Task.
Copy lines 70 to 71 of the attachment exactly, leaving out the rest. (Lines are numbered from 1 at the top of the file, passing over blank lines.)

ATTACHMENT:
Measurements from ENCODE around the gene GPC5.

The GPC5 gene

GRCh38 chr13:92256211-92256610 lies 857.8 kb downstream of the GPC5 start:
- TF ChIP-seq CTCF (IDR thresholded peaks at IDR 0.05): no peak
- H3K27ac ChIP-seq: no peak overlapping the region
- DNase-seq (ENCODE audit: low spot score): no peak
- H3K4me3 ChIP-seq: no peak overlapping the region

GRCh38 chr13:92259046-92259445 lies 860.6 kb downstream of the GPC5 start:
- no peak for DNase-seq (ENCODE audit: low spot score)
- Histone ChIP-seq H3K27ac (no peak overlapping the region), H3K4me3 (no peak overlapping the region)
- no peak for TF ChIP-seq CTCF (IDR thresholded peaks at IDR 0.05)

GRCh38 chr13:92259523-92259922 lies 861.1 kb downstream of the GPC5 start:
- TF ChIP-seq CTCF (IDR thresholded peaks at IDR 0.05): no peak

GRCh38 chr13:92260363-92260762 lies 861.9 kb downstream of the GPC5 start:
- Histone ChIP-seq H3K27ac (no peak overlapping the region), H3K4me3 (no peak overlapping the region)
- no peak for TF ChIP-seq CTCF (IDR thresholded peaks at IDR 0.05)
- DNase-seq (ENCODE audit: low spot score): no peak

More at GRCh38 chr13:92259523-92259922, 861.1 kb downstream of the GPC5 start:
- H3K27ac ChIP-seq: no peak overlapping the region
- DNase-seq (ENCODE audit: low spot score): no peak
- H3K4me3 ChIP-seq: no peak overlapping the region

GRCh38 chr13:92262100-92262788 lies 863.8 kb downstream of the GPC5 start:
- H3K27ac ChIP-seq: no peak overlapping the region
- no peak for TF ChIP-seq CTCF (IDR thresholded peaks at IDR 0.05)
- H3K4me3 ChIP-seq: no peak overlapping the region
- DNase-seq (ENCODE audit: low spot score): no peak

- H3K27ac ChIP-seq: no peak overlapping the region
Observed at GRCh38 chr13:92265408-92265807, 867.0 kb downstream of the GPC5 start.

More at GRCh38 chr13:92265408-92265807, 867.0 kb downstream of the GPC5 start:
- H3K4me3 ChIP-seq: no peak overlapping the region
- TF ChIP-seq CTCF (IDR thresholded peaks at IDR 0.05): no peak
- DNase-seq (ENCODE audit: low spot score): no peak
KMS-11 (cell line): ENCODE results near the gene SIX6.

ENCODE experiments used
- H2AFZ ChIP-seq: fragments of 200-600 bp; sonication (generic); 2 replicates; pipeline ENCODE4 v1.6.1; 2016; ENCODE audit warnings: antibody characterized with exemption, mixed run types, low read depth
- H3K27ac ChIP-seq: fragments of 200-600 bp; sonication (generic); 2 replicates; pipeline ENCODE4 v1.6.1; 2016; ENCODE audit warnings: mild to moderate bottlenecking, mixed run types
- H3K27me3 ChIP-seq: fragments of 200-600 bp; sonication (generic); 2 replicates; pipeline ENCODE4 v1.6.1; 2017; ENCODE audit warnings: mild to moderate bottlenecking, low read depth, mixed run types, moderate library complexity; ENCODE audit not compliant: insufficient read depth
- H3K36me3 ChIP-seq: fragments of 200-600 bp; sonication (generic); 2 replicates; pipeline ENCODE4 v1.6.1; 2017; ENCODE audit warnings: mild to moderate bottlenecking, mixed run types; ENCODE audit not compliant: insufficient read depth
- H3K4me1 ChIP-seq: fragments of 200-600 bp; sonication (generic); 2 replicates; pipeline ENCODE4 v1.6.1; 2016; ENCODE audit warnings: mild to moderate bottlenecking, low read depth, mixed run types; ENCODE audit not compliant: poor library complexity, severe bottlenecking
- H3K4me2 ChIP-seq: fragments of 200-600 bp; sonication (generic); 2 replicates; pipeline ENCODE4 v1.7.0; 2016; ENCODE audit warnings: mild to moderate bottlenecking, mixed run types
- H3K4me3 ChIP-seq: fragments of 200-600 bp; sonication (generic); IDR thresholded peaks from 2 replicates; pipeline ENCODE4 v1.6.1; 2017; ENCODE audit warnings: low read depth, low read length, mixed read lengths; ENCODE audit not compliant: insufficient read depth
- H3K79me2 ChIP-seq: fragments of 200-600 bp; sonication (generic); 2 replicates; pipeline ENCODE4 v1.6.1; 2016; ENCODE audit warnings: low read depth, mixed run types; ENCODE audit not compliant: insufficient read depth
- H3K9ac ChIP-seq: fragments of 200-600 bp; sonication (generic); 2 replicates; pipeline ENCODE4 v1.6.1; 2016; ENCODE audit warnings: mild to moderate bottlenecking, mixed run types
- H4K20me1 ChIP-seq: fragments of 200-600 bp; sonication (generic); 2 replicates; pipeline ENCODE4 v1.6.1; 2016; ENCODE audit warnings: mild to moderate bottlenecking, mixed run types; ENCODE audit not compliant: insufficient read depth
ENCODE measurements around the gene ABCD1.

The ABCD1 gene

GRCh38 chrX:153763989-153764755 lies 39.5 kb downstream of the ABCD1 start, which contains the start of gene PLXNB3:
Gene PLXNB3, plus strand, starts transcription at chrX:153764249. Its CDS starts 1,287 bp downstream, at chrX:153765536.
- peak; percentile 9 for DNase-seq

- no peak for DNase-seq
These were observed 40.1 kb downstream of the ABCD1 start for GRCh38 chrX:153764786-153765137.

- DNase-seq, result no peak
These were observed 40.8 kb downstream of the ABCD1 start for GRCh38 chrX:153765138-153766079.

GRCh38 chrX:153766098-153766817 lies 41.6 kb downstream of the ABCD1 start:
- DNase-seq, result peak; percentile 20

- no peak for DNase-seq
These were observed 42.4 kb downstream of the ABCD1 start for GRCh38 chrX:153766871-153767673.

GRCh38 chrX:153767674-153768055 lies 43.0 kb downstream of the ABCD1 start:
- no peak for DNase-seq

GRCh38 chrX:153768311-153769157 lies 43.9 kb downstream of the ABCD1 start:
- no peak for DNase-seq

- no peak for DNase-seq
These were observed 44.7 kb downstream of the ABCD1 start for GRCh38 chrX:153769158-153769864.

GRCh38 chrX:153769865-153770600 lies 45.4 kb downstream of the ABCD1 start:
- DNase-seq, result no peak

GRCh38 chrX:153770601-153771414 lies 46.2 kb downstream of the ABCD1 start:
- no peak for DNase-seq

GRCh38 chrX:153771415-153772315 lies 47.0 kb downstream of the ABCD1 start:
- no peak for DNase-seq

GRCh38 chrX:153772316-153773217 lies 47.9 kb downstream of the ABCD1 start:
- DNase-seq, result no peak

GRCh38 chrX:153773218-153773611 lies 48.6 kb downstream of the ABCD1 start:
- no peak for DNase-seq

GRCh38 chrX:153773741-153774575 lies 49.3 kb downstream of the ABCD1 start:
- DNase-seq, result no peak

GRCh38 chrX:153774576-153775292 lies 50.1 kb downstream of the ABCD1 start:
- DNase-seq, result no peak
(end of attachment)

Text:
GRCh38 chrX:153772316-153773217 lies 47.9 kb downstream of the ABCD1 start:
- DNase-seq, result no peak